There was a lot of anger when planning sessions got underway for the second Bay Area Jewish Women's Conference, slated for Sunday, Nov. 5 at the San Francisco Fashion Center.
Many members of the conference's 20-woman steering committee — a diverse group spanning all ages and lifestyles — felt they had been denied sufficient voice at the first conference in 1992.
But they were determined to be heard this time around.
Early in the 18-month planning session the question surfaced whether the event should be called a "Jewish Feminist Conference" or a "Jewish Women's Conference," said co-chair Serena Eisenberg. While many members found the word "feminist" empowering, they recognized that many Jewish women are nevertheless put off by that word.
Ali Cannon, who called herself the most outspoken of the lesbians on the steering committee, reported that she detected homophobia now and then, particularly when she suggested lesbian poet Irena Klepfisz as a potential keynote speaker.
"I challenged the group not to pigeonhole [Klepfisz]," Cannon said. "Irena is a wonderful poet, she's a Holocaust survivor and a part of the Yiddish community."
Her feelings of alienation ebbed when other committee members spoke up in support of Klepfisz.
"Personally," Cannon said, "I felt acknowledged."
A grass-roots, volunteer-run effort funded by the S.F.-based Jewish Community Federation's Endowment Fund and other grants, the conference was designed as a unifying vehicle for all Jewish women regardless of age, lifestyles or levels of religious observance.
The all-day event — titled Celebrating Diversity/Creating Community — will offer 80 workshops (see accompanying article for details) and keynote addresses by Klepfisz and Bay Area community leader Anita Friedman.
Guided by their principal of inclusiveness, Eisenberg, her co-chair Marriam Cramer Ring and the others devoted more than 200 meetings to working out difficult issues. Trained mediator Amy Kitay led many of the meetings.
"This was a group of dedicated, motivated women who were not afraid to state their opinions — and some of those opinions resulted in awkward or stressful moments," Kitay said.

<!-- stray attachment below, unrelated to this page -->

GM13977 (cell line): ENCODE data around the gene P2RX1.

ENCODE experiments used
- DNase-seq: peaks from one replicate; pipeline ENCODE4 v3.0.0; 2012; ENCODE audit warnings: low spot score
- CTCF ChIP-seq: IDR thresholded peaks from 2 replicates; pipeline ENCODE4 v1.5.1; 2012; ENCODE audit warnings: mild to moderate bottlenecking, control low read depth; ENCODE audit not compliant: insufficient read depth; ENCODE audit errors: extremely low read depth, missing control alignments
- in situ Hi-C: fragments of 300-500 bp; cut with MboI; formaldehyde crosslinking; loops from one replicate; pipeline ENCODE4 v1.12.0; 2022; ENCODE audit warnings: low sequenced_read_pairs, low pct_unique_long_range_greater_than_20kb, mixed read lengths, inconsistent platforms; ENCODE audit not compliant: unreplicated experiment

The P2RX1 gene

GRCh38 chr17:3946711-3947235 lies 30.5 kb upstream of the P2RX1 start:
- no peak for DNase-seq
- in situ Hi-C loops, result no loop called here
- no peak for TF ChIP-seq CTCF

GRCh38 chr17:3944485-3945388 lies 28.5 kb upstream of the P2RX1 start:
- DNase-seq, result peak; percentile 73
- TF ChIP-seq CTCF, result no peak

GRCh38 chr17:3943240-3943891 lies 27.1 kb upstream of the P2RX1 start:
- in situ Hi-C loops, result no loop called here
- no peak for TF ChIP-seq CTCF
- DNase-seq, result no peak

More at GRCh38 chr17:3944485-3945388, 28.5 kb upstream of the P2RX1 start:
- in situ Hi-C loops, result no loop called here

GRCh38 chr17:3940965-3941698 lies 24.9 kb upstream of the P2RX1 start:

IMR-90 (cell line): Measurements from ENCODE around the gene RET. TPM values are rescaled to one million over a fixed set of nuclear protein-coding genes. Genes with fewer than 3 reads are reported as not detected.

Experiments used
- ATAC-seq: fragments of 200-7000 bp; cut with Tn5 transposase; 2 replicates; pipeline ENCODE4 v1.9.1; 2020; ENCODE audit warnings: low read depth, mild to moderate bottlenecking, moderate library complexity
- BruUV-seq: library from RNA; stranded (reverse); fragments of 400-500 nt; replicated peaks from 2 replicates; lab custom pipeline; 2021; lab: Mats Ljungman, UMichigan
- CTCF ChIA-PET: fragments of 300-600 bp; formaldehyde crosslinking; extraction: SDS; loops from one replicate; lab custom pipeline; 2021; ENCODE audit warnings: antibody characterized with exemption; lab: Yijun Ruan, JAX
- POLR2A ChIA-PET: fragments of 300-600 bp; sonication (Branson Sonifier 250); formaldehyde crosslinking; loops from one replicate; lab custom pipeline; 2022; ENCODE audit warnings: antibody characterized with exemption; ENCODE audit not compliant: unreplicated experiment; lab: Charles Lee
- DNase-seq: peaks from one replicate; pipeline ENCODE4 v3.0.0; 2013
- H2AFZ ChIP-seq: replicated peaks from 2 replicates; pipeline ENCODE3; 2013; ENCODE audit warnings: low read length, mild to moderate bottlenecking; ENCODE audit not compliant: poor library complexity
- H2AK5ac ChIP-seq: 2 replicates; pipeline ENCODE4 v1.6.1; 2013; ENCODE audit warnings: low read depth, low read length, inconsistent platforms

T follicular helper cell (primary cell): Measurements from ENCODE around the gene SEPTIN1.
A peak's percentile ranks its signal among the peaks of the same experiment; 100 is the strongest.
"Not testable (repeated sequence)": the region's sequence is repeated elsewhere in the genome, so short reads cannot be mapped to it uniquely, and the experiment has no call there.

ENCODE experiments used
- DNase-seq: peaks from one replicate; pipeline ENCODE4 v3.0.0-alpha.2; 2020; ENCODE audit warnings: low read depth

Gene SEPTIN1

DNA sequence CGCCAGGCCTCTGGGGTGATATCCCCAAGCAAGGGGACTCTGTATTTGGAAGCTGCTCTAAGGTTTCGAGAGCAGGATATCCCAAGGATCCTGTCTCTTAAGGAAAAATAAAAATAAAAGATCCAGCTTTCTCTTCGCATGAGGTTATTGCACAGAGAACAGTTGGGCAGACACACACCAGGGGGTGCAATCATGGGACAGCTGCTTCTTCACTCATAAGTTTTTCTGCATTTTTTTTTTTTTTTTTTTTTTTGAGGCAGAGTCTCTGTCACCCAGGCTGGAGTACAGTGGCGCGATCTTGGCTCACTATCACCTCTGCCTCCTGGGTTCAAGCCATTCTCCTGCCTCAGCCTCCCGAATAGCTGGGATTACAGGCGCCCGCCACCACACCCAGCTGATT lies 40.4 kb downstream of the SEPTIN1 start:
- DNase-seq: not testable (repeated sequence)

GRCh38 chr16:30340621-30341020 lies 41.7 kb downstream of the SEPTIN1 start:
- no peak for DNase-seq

"The idea of including everyone is exciting, but there are practical considerations for accommodating everyone, including religious and secular Jews, teens, seniors and the physically challenged Jewish population as well," said Eisenberg.
Ensuring that the conference, at 699 8th St., was open to women who could not afford to pay the $55 admission fee was another sticky issue.
"Yes, we want everyone to come," said Cramer Ring. "But this is an expensive event and we have to pay for it."
While attendees at the 1992 conference were invited to request limited scholarship funding, many current committee members felt this option was not "inclusive enough." Nor did they like the idea of letting would-be attendees trade volunteer hours for free admission.
"People should volunteer if they want, but no one should be indentured," said Cramer Ring.
The group decided to note on the registration form that no one will be turned away for lack of funds. Donations to subsidize the cost of those not paying full fee are welcome, Cramer Ring added.
Finding a logo for the conference that would reach women of all levels of Jewish observance was another challenge.
Since some observant Jews would be offended by the depiction of the human figure, female silhouettes could not be incorporated in the design. Conversely, religious symbols were nixed, as they might made nonobservant women feel excluded.
The finished design features Hebrew words from Proverbs 31:25 with the English translation: "She is robed in strength and dignity."
When the conference is over, organizers will learn whether they've attained their goals. But one thing is certain, according to Cannon.
"There is a common yearning among Jewish women for something that is just our own," she said. Celebrating Diversity/Creating Community may be that thing.
"It didn't come easily, though," noted Cramer Ring wryly.